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The scholarly community has become increasingly aware of the differences between Roman myths and the more familiar myths of Greece. Early Rome: Myth and Society steps in to provide much-needed modern and accessible translations and commentaries on Italian legends. This work examines the tales of Roman pre-and legendary history, discusses relevant cultural and contextual information, and presents author biographies. This book offers updated translations of key texts, including authors who are often absent from classical mythology textbooks, such as Dionysius of Halicarnassus and Servius. Editor…mehr
The scholarly community has become increasingly aware of the differences between Roman myths and the more familiar myths of Greece. Early Rome: Myth and Society steps in to provide much-needed modern and accessible translations and commentaries on Italian legends. This work examines the tales of Roman pre-and legendary history, discusses relevant cultural and contextual information, and presents author biographies. This book offers updated translations of key texts, including authors who are often absent from classical mythology textbooks, such as Dionysius of Halicarnassus and Servius. Editor Jaclyn Neel debunks the idea that Romans were unimaginative copyists by spotlighting the vitality and flexibility of Italian myth -- particularly those parts that are less closely connected to Greek tales, such as the story of Caeculus of Praeneste. Finally, by calling attention to the Italian rather than Roman nature of the collection, this book suggests that Roman culture was broader than the city itself. This important work offers: * Up-to-date and accessible translations of Roman and Italic legends from authors throughout antiquity * Examination of compelling tales that involve the Roman equivalent of Greek "heroes" * Unique view of the strength and plasticity of Roman and Italic myth, particularly the parts less closely connected to familiar Greek tales * Intelligent discussion of relevant cultural and contextual information * Argument that Roman culture reached far beyond the city of Rome Fresh and readable, Early Rome: Myth and Society offers essential reading for students of ancient Rome as well as those interested in Roman and Greek mythology.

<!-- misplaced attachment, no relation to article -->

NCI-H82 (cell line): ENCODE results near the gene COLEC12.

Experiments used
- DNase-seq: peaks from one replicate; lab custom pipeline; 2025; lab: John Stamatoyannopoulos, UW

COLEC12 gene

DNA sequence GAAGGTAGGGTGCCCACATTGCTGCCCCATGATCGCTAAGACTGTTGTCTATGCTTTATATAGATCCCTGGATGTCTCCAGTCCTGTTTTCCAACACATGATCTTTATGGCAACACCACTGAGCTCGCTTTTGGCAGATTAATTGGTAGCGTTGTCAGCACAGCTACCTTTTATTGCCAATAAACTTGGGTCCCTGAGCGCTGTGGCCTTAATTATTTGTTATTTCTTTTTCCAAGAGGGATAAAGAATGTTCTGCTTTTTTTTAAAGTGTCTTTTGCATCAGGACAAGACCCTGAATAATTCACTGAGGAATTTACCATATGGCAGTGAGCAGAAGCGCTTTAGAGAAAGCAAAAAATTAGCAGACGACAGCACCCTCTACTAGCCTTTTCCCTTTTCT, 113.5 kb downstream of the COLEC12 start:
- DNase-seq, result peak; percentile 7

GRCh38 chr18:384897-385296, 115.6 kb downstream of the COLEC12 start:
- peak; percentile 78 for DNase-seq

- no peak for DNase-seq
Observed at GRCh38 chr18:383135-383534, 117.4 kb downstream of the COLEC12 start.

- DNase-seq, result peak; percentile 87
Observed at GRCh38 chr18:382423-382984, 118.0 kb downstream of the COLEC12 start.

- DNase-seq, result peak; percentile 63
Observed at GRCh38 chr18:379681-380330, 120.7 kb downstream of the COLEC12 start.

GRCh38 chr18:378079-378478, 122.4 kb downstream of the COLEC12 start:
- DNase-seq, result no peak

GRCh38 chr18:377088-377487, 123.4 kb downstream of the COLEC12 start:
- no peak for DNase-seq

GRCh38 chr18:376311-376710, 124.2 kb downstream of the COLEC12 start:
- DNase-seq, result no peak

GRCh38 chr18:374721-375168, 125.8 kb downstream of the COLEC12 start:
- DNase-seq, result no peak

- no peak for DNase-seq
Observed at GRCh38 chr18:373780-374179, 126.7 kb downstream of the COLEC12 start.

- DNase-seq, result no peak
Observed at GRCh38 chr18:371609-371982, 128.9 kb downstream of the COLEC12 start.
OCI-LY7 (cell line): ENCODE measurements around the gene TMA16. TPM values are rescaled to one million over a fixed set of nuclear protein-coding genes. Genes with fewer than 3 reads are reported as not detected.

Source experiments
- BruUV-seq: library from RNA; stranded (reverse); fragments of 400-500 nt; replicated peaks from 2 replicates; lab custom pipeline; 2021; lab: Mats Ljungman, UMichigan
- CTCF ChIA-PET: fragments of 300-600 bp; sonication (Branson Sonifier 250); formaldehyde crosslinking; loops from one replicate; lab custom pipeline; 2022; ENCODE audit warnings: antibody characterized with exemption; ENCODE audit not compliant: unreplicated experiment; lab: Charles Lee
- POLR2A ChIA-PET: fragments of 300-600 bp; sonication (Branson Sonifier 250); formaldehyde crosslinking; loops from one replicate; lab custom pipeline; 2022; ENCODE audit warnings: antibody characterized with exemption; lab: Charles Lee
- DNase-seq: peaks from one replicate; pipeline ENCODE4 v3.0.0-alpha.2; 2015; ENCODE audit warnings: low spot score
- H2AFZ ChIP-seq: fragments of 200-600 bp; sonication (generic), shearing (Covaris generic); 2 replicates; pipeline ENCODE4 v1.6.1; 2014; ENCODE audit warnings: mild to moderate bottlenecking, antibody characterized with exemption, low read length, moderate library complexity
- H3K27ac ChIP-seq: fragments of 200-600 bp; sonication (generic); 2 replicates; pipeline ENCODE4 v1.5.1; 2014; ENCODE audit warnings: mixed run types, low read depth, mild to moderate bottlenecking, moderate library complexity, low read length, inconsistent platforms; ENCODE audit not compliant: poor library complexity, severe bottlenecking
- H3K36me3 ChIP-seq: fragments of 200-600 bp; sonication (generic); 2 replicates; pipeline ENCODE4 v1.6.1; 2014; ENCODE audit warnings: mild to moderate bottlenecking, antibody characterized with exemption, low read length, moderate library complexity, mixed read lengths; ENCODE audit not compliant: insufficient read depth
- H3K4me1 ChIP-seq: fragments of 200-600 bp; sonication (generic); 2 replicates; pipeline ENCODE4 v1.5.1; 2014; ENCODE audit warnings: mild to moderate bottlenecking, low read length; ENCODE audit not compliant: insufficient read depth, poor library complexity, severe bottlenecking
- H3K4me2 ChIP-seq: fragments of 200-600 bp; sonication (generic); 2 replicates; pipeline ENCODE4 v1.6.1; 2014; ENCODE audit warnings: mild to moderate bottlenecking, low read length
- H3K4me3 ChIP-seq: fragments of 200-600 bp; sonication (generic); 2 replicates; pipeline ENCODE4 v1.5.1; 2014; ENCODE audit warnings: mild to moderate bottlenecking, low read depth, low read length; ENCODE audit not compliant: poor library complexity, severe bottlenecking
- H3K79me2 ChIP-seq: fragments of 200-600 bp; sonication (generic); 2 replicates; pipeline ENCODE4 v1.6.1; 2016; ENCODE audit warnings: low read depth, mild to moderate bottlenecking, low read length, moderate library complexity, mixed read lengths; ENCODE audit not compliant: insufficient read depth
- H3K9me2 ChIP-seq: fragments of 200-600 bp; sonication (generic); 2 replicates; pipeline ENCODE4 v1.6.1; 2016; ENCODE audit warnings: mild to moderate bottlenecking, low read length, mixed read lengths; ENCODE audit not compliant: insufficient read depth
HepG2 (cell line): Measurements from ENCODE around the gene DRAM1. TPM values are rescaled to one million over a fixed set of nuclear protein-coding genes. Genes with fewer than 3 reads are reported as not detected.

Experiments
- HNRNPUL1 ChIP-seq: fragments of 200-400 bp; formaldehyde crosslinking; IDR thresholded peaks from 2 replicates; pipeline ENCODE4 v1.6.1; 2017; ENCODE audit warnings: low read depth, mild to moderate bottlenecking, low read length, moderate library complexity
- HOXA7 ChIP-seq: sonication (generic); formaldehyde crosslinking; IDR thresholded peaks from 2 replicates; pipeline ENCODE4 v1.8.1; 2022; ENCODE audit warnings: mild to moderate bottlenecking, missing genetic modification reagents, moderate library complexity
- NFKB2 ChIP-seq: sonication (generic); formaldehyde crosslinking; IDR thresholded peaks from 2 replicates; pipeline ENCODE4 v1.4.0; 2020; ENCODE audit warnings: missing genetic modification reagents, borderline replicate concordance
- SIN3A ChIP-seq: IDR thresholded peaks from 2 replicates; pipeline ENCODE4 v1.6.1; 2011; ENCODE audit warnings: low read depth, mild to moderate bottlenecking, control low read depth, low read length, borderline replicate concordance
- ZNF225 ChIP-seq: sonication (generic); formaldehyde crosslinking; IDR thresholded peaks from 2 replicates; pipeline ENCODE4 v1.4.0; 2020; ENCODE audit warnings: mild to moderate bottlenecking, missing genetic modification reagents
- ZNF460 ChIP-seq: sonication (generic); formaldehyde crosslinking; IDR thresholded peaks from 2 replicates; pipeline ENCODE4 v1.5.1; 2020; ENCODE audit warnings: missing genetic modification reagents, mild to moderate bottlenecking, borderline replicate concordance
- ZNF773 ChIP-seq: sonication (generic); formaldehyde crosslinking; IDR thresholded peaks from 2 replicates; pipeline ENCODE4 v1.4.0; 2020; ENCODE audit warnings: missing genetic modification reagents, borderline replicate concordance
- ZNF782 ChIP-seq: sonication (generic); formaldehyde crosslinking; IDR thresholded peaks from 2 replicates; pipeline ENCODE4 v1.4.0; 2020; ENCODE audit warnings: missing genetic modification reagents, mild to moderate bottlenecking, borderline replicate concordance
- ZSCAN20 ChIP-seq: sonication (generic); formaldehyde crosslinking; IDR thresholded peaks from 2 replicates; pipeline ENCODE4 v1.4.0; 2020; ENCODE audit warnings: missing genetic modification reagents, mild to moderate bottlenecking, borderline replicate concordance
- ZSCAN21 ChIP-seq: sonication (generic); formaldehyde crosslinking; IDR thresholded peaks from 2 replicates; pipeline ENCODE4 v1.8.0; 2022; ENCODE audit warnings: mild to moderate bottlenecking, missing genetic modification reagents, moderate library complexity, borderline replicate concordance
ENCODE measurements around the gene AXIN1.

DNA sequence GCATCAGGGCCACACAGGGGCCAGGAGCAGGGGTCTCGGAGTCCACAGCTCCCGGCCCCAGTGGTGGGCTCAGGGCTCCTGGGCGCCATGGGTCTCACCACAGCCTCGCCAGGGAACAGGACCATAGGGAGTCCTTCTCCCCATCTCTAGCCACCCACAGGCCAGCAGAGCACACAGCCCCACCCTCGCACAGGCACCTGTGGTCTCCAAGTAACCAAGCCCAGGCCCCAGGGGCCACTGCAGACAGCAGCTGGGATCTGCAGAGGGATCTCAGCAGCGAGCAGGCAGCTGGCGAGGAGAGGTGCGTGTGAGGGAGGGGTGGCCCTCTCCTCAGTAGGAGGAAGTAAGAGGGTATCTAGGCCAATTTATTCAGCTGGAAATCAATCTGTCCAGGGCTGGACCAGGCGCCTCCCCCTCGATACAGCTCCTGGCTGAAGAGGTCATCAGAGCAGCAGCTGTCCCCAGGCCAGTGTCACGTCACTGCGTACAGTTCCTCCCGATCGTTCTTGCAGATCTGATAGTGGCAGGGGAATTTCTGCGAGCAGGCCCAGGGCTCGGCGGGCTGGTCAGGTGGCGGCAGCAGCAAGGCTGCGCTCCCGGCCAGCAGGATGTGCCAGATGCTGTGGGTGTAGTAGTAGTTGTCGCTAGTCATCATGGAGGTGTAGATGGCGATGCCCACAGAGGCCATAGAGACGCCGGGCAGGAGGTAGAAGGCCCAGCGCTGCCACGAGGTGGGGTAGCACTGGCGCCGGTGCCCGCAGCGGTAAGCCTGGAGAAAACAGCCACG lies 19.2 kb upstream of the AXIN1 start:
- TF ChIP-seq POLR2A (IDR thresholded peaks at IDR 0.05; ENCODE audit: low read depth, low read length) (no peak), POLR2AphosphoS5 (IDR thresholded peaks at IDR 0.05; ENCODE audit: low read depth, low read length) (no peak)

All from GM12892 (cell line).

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Jaclyn Neel is Assistant Professor of Instruction at Temple University, USA. She is the author of Legendary Rivals: Collegiality and Ambition in the Tales of Early Rome (2014) and several articles on Italic myth.
Preface xiAbbreviations & Symbols xv1 Introducing Early Rome 1Introduction 11.1 What Is a "Myth"? 21.2 Types of Stories You Will Read in this Book 41.3 Literary Genres in this Book 71.4 Theoretical Approaches to Roman Myth 101.5 Chronology of Early Rome 11Conclusion 14Notes 14References 14Further Reading 152 Rome Before the City 17Introduction 17For Further Thought 202.1 The Earliest Italians 202.2 Inhabitants of the Site of Rome 262.3 Aeneas in Italy 322.4 Aeneas' Arrival in Latium 342.5 War in Italy 372.6 The Death of Aeneas and "Pater Indiges" 432.7 Ascanius, Silvius, and Lavinia: the Alban Dynasty 45Notes 50References 53Further Reading 533 Founding Rome 55Introduction 55For Further Thought 583.1 Conception, Birth, and Exposure 583.2 Youth of Romulus and Remus 653.3 Rome's Foundation 693.4 The Death of Remus 743.5 Wars with the Sabines 783.6 Death of Titus Tatius 863.7 Death and Apotheosis of Romulus 88Conclusion 91Notes 92References 95Further Reading 954 Images and Text 97Introduction 97For Further Thought 994.1 Mlacuch 994.2 Hercules and Juno 1014.3 Suckling Wolf 1044.4 Prophets 1084.5 Wolfman 1114.6 The Vibenna Brothers 1134.7 Vulca of Veii 119Conclusion 121Notes 122References 122Further Reading 1235 Rome's Kings 125Introduction 125For Further Thought 1285.1 The Interregnum (717-716) 1295.2 Numa (716-674) 1305.3 Tullus Hostilius (673-642) 1385.4 Tarquinius Priscus (616-578) 1455.5 Servius Tullius (578-535) 1555.6 Tarquin the Proud (534-509) 162Conclusion 173Notes 174References 177Further Reading 1776 Italy Outside Rome 179Introduction 179For Further Thought 1816.1 Greek Founders in Italy 1816.2 Hercules 1856.3 Diomedes in Italy 1876.4 Myths of Locri 1906.5 The "Sacred Spring" 1946.6 Caeculus of Praeneste 1966.7 Pomona and Vertumnus 197Conclusion 199Notes 200References 201Further Reading 2017 Rome's Women 203Introduction 203For Further Thought 2057.1 The Bona Dea 2067.2 Women of the Aeneid 2097.3 Acca Larentia 2137.4 Tarpeia 2157.5 Horatia 2197.6 Lucretia 2207.7 Cloelia 2267.8 Verginia 2287.9 Slave-women and the Nonae Caprotinae 230Conclusion 231Notes 232References 234Further Reading 2348 Rome's Heroes 237Introduction 237For Further Thought 2408.1 Brutus 2408.2 Publicola 2448.3 The War with Porsenna 2468.4. Porsenna Captures Rome? 2498.5 The Battle at Lake Regillus 2508.6 Stories of Self-sacrifice for Rome 2528.7 The 306 Fabii 2548.8 The Conflict of the Orders 2578.9 Camillus and Veii 2628.10 The Gallic Sack 265Conclusion 273Notes 274References 276Further Reading 2769 Conclusion 279References 281Appendix 1 Author Biographies 283Appendix 2 Greek Mythical Characters 291Appendix 3 Greek and Roman Gods 297Index 299
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